The Ministry of Justice and Security has presented the Implementation of the Directive on Cross-Border Conversions, Mergers and Divisions Act for consultation.
The proposal provides procedural rules for cross-border conversions and divisions and changes the procedural rules for cross-border mergers. In addition, the proposal contains substantive rules for the protection of shareholders, creditors and employees in the event of a cross-border conversion, merger or division.
Cross-border conversions have taken place in the Netherlands with some regularity in recent years, although there is no regulatory framework for this in European (and Dutch) law. Freedom of establishment is invoked as the legal basis for a cross-border conversion.
The Directive provides a harmonized framework for cross-border conversions of limited liability companies. A company can change its legal form under the law of a Member State of the EU or the European Economic Area (EEA) to a comparable legal form under the law of another Member State through a cross-border conversion without losing its legal personality.
This directive also states that the cross-border conversion in itself does not affect the company, its establishments or employment contracts with employees. Finally, shareholders who vote against the cross-border conversion have the right to withdraw for consideration.
The preliminary draft also introduces the cross-border legal division in our law. As a result of a cross-border division, assets and liabilities are transferred by universal title from the dividing company to one or more newly created companies. In short, the Directive provides in the figure of a division or division of a company under Dutch law into at least one newly established company in another Member State of the EU or the EEA. And vice versa, division or demerger of a company in another Member State of the EU or EEA to at least a newly established Dutch company. Shareholders who vote against the cross-border division have the right to withdraw for consideration, as in the case of the cross-border conversion.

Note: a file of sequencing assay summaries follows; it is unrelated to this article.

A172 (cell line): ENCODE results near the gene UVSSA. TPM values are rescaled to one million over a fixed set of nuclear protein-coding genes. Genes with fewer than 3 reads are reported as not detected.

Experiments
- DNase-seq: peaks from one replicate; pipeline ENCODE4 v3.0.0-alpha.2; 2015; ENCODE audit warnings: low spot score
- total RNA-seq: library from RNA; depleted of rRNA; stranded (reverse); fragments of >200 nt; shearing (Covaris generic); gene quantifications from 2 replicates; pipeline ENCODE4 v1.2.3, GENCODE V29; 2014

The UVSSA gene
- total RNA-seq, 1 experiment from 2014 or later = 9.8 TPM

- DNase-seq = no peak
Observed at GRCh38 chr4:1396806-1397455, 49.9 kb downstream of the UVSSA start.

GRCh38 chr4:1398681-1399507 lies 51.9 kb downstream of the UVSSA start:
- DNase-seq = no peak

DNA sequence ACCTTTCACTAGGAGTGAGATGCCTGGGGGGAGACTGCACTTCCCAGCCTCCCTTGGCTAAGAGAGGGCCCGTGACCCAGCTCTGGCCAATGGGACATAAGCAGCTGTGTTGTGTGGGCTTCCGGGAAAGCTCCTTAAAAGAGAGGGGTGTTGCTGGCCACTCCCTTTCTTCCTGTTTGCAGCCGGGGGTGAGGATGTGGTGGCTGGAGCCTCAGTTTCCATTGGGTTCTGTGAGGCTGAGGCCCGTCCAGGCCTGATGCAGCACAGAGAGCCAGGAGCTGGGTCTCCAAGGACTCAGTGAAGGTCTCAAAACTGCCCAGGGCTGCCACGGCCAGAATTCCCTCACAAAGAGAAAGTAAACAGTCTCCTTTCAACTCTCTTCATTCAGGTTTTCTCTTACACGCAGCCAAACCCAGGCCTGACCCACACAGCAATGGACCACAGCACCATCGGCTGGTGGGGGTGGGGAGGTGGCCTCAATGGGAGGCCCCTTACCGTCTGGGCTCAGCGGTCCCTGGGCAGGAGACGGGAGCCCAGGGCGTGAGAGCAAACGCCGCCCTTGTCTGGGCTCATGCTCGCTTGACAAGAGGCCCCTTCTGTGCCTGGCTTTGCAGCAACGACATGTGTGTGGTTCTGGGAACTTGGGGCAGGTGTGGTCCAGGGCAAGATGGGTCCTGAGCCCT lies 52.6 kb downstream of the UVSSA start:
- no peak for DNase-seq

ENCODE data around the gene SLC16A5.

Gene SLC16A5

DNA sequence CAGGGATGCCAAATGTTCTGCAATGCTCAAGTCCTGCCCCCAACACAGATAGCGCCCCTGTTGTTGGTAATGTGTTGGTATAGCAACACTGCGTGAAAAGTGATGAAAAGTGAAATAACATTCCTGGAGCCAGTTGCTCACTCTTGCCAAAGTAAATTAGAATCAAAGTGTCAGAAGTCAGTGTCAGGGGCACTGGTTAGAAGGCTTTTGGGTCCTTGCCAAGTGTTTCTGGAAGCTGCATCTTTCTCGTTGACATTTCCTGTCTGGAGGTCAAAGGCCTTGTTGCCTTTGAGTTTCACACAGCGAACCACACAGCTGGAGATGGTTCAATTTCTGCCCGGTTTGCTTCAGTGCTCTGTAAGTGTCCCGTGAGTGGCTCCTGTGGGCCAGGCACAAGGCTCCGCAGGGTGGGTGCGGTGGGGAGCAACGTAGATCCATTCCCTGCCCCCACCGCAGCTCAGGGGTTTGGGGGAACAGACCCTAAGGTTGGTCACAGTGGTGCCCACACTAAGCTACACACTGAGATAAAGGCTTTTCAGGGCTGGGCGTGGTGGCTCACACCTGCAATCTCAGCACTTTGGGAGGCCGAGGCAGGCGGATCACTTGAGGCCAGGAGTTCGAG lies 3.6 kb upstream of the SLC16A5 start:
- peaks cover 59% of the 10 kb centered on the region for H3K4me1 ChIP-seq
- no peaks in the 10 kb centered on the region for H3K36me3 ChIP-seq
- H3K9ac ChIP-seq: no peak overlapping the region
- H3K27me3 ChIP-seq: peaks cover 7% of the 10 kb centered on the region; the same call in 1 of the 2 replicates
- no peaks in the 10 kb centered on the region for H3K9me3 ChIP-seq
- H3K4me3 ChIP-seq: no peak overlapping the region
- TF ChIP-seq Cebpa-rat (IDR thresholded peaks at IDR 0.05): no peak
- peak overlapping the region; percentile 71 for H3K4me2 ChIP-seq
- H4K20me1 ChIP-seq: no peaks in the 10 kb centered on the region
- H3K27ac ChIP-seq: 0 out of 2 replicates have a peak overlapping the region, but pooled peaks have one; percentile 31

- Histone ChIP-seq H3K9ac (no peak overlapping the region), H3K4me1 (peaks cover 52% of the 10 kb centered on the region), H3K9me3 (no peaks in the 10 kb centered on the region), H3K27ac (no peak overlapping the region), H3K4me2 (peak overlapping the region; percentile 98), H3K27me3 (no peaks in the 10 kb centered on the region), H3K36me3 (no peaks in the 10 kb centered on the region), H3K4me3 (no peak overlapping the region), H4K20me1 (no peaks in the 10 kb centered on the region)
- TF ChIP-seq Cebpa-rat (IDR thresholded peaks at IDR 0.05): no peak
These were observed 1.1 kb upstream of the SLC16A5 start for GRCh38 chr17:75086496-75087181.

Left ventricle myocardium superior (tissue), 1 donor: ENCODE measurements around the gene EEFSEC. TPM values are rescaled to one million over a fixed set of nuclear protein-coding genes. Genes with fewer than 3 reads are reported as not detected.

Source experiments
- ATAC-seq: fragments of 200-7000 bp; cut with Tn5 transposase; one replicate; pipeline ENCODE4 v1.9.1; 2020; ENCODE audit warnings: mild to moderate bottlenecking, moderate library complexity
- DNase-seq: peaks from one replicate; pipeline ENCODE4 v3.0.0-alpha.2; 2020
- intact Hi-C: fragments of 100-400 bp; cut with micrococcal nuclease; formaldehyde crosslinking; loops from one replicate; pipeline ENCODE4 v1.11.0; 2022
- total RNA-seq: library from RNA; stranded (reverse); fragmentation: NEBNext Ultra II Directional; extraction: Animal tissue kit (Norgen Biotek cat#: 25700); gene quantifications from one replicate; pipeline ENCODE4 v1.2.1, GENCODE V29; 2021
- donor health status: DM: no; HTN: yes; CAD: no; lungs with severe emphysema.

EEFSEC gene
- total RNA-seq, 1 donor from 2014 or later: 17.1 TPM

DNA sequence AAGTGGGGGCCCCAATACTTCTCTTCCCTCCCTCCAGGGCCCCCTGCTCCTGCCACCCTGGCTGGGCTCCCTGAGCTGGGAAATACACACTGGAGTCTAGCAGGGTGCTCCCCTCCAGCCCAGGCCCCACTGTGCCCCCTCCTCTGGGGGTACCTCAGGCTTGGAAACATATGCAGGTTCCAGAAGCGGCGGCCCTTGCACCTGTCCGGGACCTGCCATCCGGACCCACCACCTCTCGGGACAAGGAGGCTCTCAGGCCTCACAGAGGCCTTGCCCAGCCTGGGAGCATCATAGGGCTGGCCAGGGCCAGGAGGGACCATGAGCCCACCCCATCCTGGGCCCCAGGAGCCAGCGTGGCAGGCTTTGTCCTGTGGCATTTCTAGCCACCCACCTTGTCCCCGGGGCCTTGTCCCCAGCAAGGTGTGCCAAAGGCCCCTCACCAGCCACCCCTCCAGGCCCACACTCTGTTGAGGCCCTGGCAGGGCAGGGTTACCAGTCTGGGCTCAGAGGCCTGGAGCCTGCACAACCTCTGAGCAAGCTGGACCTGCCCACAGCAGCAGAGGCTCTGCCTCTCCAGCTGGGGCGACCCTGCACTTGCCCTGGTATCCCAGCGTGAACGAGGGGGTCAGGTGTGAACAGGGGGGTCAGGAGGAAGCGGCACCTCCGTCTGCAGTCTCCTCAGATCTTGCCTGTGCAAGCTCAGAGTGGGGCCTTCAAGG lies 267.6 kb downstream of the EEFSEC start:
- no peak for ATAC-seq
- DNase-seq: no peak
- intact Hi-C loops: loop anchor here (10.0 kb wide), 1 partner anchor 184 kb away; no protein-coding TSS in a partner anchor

The Directive also changes the rules already included in the Companies Directive for cross-border mergers of limited liability companies. In short, a cross-border merger concerns the merger of two or more companies from different EU or EEA Member States. Amendments to this scheme on certain points are considered necessary to increase the effectiveness and efficiency of the scheme. The following points will be adjusted:
- The board of each merging company must notify the shareholders, creditors and works council that they can submit comments to their respective company on the proposal for a merger at the latest five days before the date on which the cross-border merger is decided. the cross-border merger. This notification must be made public at the same time as the merger proposal.
- The already included opposition period for creditors is extended from one month to three months.
- Shareholders can have the amount of compensation in the event of withdrawal and the share exchange ratio checked via the chairman of the Enterprise Division.
- Establishment of a special bargaining body for employee participation may already be required in a merging company with 80 or more employees instead of the previously included 200 or more employees.
Finally, in the case of the cross-border conversion as well as the cross-border merger and the cross-border division, a civil-law notary must also perform a ‘fraud test’ in addition to checking whether formal requirements have been met.
The notary is designated as the competent authority in the Netherlands to issue the pre-certificate. A fraud test is entered with the pre-certificate. This means that the notary will not issue the certificate if he finds that the cross-border conversion, merger or division has been set up for unlawful or fraudulent purposes leading to or aimed at evading or circumventing Union or national law, or for criminal purposes.
The latest date on which this directive must be transposed into Dutch law is January 31, 2023.